What is the Best Frame Rate for YouTube?

In the interests of not leading you on, let’s just say straight at the top here; this is not going to be one of those posts that poses a question and gives you a straight forward answer, because when it comes to the best frame rate for YouTube, there is no direct answer.

However, my personal opinion as somebody who has been creating content on YouTube is – 24fps is a universally accepted baseline for YouTube frame rate quality for vlogging, educational videos and normal every day use. 30fps 60fps and higher is optimal for gamers and any higher is personal choice and only really needed for advanced video editing and slow motion content.

Like many things in the YouTubing world, the answer to this question varies substantially depending on what type of content you are making, and what your personal circumstances are. We’re going to do our best to lay it all out for you so that, while we can’t just say “this is the best frame rate for YouTube”, you should at least have all the information you need to determine the best frame rate for you.

What Are Frame Rates? Why does YouTube Frame Rate Matter?

When you boil it down to its most basic components, video is essentially just a sequence of regular still images shown in quick succession.

Before the days of digital media, these image were stored on film and literally rolled in front of a bright light at a set speed to get the effect of moving pictures projected onto a screen, but these days we can just store it all in a digital file.

Frame rate is, quite literally, the rate at which the images—or “frames”—rush past your vision. If the frame rate is too low, the video will start to look more like a slide show than a video. If the frame rate is too high, the video will look fine but over a certain threshold, the human eye ceases being able to tell the difference, and those extra frames don’t come for free, as we’ll get into later in the post.

Shooting Frame Rate Vs Showing Frame Rate

The frame rate you shoot video at is not necessarily the frame rate you will show the video at. Two well known examples of this are silent movies and slow motion.

Silent movies were shot at the very limit of where film stops looking like motion and starts looking like choppy slideshow footage—typically between 16 and 18 frames per second. However, to give the final result a more fluid feel, they were shown at between 20 and 24 frames per second, which is also why movies from this era have that comical sped-up look to them.

At the other end of the spectrum, slow motion footage will often be shot at much higher frame rates than the human eye can discern, such as 480, and even 960 frames per second. The footage is then shown at something more reasonable, like 30 or 60 frames per second, with the result being much slower video.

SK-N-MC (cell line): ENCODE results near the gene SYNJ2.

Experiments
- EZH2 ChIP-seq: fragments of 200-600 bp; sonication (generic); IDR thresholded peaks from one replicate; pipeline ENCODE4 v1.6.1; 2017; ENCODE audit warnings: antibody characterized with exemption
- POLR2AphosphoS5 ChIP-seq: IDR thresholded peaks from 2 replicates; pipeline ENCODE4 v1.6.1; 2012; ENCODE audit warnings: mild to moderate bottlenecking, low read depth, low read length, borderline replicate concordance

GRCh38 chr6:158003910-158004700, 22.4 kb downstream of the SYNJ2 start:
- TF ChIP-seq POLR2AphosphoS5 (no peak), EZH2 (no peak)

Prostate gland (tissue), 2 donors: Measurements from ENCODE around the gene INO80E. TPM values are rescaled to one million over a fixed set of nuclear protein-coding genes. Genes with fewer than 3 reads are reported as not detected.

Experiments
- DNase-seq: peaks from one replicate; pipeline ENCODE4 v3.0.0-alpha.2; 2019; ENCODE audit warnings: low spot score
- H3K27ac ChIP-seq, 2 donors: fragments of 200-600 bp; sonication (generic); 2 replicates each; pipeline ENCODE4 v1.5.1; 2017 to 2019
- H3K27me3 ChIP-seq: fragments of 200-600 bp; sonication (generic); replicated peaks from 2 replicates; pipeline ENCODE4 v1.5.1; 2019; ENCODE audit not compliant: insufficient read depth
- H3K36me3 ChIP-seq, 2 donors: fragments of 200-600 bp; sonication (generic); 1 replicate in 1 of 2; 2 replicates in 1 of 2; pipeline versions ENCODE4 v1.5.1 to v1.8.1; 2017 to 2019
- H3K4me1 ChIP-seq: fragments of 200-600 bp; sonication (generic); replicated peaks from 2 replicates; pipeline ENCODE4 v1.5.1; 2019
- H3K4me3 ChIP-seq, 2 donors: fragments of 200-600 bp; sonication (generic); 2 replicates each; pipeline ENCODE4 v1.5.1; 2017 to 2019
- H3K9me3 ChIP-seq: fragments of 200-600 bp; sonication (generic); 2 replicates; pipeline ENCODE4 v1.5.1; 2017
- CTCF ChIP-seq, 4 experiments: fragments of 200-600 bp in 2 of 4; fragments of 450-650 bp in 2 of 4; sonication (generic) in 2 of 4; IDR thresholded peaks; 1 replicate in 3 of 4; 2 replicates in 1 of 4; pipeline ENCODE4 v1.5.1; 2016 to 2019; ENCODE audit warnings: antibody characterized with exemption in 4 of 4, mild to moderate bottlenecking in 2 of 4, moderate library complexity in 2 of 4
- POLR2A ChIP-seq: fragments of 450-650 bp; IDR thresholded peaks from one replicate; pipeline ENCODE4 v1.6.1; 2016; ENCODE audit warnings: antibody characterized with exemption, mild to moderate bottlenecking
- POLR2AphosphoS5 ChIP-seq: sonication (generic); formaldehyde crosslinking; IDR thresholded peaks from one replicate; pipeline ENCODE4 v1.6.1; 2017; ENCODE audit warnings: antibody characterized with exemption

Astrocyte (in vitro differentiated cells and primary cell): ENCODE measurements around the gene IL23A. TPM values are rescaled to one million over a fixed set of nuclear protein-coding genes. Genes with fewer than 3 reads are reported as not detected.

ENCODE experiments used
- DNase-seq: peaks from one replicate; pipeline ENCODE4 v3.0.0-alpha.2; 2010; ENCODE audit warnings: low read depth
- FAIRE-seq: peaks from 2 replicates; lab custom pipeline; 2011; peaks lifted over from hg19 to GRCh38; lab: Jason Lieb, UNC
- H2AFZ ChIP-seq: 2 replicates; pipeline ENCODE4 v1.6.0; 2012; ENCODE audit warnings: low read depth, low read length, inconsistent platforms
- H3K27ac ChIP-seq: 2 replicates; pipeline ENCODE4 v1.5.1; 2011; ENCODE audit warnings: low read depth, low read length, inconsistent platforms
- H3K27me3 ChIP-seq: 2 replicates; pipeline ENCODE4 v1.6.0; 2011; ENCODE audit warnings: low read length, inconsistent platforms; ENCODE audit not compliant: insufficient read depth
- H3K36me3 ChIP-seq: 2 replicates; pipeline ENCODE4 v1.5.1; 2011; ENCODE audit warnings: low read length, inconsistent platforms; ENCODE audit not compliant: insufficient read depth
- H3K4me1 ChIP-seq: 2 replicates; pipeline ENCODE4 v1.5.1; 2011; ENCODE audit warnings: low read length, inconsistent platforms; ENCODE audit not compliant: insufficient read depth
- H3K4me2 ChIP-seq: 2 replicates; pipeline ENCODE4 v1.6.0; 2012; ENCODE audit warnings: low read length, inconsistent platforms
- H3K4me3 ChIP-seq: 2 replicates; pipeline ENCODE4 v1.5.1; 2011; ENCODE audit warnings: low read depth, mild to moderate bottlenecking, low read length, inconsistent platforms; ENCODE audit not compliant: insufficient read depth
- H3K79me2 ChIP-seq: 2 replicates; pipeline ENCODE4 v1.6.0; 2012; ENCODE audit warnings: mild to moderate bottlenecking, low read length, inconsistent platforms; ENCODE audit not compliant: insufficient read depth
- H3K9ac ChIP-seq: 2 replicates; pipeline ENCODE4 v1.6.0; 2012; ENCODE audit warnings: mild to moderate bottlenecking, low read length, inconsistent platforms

What is the Best Frame Rate for YouTube?

How to Choose the Best Frame Rate for Your YouTube Channel – What Frame Rate Should I Use?

So, now that you know what the main variables are and how they affect your footage, how do you go about settling on a frame rate for your content?

Again, we can’t give any definitive answers that will suit everyone, but we can give you some firm guidelines that should steer you to the right answer.

Remember, we’re talking about the frame rate that you show export your videos at, not necessarily the frame rate you shoot at.

What is the lowest frame rate for YouTube? [The Hard Floor]

Unless you are recreating the old silent movie effect we were talking about, you should never use a frame rate lower than 24 frames per second.

Below this speed your video will start to look choppy, giving the impression of low quality footage, or possibly Internet connectivity issues.

Even YouTube suggests that a lower frame rate(below 24 FPS), you will experience choppy quality, and the video will seem like it’s lagging in real-time. As a matter of historical fact, 24FPS for movies was initially agreed upon back in 1926 by projectionists, as motion pictures hit the talkies.

What is the highest frame rate on YouTube? [The Pointless Ceiling]

Showing video over 120 frames per second goes beyond what the human eye can distinguish, and so is wasted. And we’re being generous with 120, the truth is it’s closer to 75 frames where our eyes tap out.

The quality of the video will look fine, of course, but you will be putting a lot of unnecessary file size (not to mention processing time when editing) into your videos for little-to-no gain on the end result.